The SEC encourages registrants to clearly disclose material risks, trends, and uncertainties related to the current environment, and often issues comments asking for expanded disclosure about how current business trends are impacting a company. That makes it a good idea to regularly assess your disclosures and consider whether they continue to reflect your current circumstances in preparation for your next SEC filing.

You can find our full report on 2023 disclosure trends here and insights on improving your company’s financial statement disclosures here. Questions or comments? Please reach out—I’d love to hear them.

This publication contains general information only and Deloitte is not, by means of this publication, rendering accounting, business, financial, investment, legal, tax, or other professional advice or services. This publication is not a substitute for such professional advice or services, nor should it be used as a basis for any decision or action that may affect your business. Before making any decision or taking any action that may affect your business, you should consult a qualified professional adviser. Deloitte shall not be responsible for any loss sustained by any person who relies on this publication.

But how are these challenges affecting companies, and what are management teams doing to address them? Analyzing company financial reporting disclosures is often a great way to find out, because disclosures can play a crucial role in conveying to investors how companies navigate and are affected by broader global events.


1 See Deloitte’s September 15, 2023, Financial Reporting Alert for further discussion of accounting and reporting considerations related to macroeconomic and geopolitical challenges.

2 These percentages reflect a population of the Form 10-K filings of Fortune 500 companies subject to the SEC’s final rule on cybersecurity from the date on which the rule became effective (December 15, 2023) through February 29, 2024.

3 SEC Final Rule Release No. 33-11216, Cybersecurity Risk Management, Strategy, Governance, and Incident Disclosure. See Deloitte’s July 30, 2023 (updated December 19, 2023), Heads Up for a discussion of the final rule.

4 Hereafter, “percentage of companies disclosing” refers to our comparison of (1) the current-year Form 10-K filings (i.e., from July 1, 2023, to February 29, 2024) of a population of Fortune 500 companies with (2) those of the prior year (i.e., from July 1, 2022, to March 1, 2023).

5 “Percentage of disclosures by section” in the tables throughout this publication refers to our comparison of (1) the number of registrants in a population of Fortune 500 companies that discussed a given topic in a specific section of their current-year annual reports with (2) the total number of registrants that addressed that topic in their Form 10-K filings. We based the comparison on a search of keywords related to the topic being discussed in each section. If registrants discussed a topic in multiple annual report sections, the total percentages for that topic may exceed 100%.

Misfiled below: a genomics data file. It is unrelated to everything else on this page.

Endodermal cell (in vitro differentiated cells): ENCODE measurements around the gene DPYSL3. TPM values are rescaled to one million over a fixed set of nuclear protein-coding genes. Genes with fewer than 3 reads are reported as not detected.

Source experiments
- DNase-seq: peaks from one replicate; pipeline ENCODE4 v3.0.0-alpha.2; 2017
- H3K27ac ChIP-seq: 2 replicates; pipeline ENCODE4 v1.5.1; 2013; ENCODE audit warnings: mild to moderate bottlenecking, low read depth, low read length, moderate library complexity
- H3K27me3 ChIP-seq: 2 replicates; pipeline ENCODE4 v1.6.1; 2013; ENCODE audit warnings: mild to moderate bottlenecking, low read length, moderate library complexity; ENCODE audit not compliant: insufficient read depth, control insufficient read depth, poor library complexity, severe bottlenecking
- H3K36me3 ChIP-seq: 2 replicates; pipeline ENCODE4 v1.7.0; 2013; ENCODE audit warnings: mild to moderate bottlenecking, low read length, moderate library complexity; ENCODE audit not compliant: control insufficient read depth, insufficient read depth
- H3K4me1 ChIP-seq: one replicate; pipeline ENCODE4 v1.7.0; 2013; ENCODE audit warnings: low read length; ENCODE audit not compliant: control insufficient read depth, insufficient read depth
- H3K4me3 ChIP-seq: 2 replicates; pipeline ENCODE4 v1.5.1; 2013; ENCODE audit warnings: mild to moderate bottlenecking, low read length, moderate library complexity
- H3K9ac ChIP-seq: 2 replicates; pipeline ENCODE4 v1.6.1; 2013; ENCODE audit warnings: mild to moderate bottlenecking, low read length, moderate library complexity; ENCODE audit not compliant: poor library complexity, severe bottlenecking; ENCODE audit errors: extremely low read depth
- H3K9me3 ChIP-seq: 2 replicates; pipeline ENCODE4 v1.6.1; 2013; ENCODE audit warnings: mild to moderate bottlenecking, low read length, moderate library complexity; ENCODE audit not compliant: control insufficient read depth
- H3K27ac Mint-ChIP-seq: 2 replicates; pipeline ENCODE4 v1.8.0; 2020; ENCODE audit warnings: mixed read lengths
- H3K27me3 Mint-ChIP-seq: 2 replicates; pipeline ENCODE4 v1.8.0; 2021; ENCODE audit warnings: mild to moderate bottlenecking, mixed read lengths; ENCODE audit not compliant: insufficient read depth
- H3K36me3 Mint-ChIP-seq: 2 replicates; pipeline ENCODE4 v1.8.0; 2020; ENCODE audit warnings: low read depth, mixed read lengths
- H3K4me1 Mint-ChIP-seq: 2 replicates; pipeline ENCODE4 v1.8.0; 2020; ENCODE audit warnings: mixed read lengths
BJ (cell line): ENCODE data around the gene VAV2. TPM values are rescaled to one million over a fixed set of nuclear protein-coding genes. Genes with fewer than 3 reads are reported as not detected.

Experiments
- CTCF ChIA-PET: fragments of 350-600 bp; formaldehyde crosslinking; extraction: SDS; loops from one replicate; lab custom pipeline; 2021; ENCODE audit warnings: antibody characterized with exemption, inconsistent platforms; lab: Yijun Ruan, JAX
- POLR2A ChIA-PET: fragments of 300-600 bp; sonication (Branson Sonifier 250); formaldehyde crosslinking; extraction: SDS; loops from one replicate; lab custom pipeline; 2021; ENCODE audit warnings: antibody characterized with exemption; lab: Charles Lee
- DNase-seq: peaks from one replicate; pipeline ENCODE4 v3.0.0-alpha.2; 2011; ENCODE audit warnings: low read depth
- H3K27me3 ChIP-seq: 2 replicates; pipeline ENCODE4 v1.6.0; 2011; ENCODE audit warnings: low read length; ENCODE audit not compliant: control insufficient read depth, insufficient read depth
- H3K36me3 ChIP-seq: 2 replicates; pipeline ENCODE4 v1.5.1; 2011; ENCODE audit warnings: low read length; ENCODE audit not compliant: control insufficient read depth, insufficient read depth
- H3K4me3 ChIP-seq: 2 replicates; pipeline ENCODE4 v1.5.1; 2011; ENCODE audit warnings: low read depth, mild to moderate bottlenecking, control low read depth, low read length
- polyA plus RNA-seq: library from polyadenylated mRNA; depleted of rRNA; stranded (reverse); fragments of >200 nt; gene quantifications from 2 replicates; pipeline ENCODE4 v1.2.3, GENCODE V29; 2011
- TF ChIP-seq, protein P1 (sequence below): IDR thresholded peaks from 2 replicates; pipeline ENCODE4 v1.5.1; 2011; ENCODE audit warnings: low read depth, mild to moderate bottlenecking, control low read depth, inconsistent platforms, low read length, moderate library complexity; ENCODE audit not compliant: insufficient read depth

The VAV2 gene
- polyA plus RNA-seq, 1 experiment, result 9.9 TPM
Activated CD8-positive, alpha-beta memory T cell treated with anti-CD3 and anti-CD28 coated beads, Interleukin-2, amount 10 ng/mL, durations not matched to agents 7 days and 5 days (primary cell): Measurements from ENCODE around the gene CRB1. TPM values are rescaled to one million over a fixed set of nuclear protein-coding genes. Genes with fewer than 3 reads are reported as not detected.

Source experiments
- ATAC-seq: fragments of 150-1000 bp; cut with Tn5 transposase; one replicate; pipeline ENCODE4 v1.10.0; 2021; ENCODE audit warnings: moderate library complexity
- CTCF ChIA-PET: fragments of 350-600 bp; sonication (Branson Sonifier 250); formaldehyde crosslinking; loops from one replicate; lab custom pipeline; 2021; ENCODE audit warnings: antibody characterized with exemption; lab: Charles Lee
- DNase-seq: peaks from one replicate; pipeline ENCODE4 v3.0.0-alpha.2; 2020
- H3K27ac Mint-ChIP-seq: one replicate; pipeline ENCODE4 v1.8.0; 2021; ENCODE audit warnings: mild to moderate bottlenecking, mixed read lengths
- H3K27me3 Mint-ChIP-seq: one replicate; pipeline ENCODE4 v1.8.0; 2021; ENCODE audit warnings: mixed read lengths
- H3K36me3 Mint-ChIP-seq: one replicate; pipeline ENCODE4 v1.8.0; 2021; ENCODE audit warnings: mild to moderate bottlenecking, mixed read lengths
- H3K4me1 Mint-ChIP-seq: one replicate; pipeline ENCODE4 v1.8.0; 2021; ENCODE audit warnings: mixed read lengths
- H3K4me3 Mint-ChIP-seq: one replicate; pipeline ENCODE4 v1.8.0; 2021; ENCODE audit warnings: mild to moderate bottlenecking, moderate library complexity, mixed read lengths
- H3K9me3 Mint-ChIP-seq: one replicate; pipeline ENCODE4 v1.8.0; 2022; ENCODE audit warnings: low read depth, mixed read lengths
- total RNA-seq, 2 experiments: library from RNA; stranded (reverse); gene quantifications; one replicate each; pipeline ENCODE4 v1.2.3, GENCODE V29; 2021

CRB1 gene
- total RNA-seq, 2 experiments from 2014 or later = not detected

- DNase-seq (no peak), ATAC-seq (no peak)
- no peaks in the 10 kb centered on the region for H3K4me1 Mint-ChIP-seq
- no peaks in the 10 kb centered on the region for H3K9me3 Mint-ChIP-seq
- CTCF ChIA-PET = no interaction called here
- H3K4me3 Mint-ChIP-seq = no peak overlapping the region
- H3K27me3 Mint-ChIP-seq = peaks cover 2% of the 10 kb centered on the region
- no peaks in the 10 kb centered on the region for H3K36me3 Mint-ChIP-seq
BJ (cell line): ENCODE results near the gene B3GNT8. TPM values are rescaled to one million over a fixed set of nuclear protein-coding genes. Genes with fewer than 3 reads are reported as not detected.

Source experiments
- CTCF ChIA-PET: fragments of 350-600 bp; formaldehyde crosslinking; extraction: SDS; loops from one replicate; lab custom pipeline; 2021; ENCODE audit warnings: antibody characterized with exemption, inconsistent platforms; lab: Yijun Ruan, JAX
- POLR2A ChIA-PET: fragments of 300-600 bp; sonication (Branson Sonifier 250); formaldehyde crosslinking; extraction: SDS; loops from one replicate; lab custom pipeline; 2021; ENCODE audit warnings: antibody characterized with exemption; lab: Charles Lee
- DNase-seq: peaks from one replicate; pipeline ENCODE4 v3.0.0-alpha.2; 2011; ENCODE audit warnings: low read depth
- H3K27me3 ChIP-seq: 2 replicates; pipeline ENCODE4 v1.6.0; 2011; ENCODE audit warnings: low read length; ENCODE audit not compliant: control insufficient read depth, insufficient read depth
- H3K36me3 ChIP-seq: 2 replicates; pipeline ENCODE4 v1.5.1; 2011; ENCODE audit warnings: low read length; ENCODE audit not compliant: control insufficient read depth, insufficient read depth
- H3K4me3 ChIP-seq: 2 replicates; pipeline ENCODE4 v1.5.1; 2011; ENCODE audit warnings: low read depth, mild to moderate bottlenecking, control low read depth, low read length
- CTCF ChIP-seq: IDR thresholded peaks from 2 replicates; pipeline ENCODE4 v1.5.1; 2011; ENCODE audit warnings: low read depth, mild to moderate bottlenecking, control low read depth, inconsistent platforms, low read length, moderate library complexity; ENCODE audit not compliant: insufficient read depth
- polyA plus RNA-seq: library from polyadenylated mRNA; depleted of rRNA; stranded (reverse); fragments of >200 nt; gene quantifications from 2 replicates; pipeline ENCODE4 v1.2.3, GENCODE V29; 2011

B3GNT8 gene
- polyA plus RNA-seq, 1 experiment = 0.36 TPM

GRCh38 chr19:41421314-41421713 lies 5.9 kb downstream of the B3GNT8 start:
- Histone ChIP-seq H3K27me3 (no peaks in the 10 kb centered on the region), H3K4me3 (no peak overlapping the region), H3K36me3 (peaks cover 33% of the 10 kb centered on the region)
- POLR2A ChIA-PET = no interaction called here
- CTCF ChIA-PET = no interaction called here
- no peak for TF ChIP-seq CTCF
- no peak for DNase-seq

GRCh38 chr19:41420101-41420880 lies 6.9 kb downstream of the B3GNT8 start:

6 Gary Gensler, “‘AI, Finance, Movies, and the Law’ Prepared Remarks before the Yale Law School,” US Securities and Exchange Commission (SEC), February 13, 2024.

7 For more information and answers to frequently asked questions about Pillar Two, see Deloitte’s March 5, 2024, Financial Reporting Alert.

8 The Organisation for Economic Co-operation and Development (OECD) provides jurisdictional legislation updates on its website.

9 See Deloitte’s Roadmap “SEC comment letter considerations, including industry insights” for further information.

10 SEC Final Rule Release No. 33-11275, The Enhancement and Standardization of Climate-Related Disclosures for Investors. See Deloitte’s March 6, 2024, and March 15, 2024, Heads Up newsletters for an executive summary and comprehensive analysis, respectively, of the SEC’s climate rule.

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Doug Rand

Doug Rand

Accounting and Reporting Services | Deloitte & Touche LLP

Doug is a Managing Director in Deloitte’s National Office – Accounting and Reporting Services focusing on ESG reporting, SEC reporting and IPOs. He consults on technical SEC reporting matters, reviews SEC filings, advises clients on transactions and interpretations of SEC and ESG reporting literature, and develops Deloitte's SEC and ESG publications. He has experience serving clients in a variety of industries. He has experience with a wide range of technical accounting (US GAAP and IFRS) and auditing (PCAOB and AICPA) matters.